Spontaneous arterial dissection is also known as or subsumes Dissecting aneurysm. -ed.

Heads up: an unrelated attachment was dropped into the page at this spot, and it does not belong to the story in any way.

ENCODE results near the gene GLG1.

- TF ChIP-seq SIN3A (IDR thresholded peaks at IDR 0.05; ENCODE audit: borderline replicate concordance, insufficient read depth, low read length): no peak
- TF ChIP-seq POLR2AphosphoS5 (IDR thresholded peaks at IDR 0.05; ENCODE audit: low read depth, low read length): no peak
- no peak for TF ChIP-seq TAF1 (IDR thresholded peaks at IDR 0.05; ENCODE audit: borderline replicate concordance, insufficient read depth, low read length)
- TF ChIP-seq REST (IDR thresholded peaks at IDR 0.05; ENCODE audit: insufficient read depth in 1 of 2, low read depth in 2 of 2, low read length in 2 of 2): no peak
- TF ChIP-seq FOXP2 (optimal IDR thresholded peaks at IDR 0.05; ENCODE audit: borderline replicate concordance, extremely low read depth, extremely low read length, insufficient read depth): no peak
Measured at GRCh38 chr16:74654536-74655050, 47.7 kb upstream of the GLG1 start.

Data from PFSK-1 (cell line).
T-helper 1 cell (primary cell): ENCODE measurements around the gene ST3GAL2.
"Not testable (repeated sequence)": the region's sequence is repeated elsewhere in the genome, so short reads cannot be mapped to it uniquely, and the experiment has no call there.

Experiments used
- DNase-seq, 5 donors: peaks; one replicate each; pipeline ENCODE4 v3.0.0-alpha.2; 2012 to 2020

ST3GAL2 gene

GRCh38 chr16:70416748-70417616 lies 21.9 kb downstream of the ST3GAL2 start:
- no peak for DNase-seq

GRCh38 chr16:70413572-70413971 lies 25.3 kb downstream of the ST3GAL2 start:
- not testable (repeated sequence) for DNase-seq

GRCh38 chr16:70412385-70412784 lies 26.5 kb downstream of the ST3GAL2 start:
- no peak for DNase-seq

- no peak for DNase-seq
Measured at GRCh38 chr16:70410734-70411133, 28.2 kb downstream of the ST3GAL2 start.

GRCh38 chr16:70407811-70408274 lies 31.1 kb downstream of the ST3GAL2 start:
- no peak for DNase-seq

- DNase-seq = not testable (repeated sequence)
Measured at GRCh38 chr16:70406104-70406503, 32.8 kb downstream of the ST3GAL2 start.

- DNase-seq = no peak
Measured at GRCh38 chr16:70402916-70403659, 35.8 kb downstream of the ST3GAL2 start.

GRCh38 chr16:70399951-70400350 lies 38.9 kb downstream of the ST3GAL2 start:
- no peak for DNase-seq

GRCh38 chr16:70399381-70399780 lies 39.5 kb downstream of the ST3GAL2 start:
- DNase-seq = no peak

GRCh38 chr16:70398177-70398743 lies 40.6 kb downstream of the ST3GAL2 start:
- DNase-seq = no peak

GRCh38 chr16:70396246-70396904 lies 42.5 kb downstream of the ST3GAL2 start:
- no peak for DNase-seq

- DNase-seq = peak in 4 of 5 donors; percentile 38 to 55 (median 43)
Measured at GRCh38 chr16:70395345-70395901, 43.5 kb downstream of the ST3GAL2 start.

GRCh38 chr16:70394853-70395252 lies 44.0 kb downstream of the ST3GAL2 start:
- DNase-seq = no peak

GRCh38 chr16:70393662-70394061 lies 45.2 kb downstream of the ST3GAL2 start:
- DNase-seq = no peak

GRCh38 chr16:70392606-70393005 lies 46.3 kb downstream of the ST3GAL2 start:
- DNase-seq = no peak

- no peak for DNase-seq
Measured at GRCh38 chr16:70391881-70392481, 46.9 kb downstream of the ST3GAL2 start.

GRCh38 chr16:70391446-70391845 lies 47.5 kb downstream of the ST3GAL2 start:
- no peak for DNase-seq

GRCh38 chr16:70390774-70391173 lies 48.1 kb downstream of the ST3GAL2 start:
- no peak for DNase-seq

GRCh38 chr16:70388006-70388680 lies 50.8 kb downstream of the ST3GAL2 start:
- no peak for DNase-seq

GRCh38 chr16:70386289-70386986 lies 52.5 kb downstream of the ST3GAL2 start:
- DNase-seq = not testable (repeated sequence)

The first description of spontaneous dissection of the cervical arteries dates back to 1915 (Turnball 1915). However, Anderson and Schechter in 1959 were the first to clearly document a case of spontaneous dissecting aneurysm of the internal carotid artery (de Bray and Baumgartner 2005). The term "dissection," from the Latin verb disseco, implied the separation of anatomic structures along the natural lines by tearing of the connective tissue framework. As it is applied to vascular pathology, it relates to the separation of the different layers that constitute the arterial wall. This process can occur spontaneously, or it may follow blunt trauma to the vessel. Subintimal dissections can cause lumen stenosis, and subadventitial dissections can cause aneurysmal dilatation. Strictly speaking, the lesion of dissection is a “dissecting aneurysm” and includes layers of the normal vessel wall (Guillon et al 1999). The term “pseudoaneurysm” is often used incorrectly for this same purpose, but this term refers to lesions that do not include components of the normal vessel wall. An example of pseudoaneurysm is a posttraumatic event where the vessel wall is severed and adjacent connective tissue maintains a lumen.